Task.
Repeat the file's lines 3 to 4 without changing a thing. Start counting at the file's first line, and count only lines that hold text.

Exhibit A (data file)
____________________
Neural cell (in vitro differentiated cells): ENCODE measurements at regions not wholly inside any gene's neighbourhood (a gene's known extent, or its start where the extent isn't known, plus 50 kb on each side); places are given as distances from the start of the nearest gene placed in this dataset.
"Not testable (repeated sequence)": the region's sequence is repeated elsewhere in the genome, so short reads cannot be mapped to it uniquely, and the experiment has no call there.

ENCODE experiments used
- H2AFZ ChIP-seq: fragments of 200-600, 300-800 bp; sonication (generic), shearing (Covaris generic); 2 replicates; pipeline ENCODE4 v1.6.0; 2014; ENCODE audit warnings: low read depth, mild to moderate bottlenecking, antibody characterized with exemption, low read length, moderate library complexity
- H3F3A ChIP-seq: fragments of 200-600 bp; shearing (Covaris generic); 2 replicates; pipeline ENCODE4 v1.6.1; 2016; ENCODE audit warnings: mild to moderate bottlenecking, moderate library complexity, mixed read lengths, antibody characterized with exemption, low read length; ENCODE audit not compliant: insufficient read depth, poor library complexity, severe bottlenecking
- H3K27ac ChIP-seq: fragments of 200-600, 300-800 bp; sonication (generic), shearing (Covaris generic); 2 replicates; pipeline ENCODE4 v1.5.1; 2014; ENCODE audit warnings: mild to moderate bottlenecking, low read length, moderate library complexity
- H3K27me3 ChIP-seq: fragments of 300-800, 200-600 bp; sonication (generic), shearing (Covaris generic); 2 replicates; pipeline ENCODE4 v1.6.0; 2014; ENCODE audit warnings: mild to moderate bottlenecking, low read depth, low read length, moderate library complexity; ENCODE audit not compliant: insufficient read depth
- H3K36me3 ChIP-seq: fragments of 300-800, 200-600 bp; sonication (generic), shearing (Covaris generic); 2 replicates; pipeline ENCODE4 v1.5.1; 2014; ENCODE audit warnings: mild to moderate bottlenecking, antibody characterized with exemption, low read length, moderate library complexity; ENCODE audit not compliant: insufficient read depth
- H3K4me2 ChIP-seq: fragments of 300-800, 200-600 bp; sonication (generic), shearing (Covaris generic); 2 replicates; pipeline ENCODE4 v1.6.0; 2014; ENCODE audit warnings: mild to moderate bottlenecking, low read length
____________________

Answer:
ENCODE experiments used
- H2AFZ ChIP-seq: fragments of 200-600, 300-800 bp; sonication (generic), shearing (Covaris generic); 2 replicates; pipeline ENCODE4 v1.6.0; 2014; ENCODE audit warnings: low read depth, mild to moderate bottlenecking, antibody characterized with exemption, low read length, moderate library complexity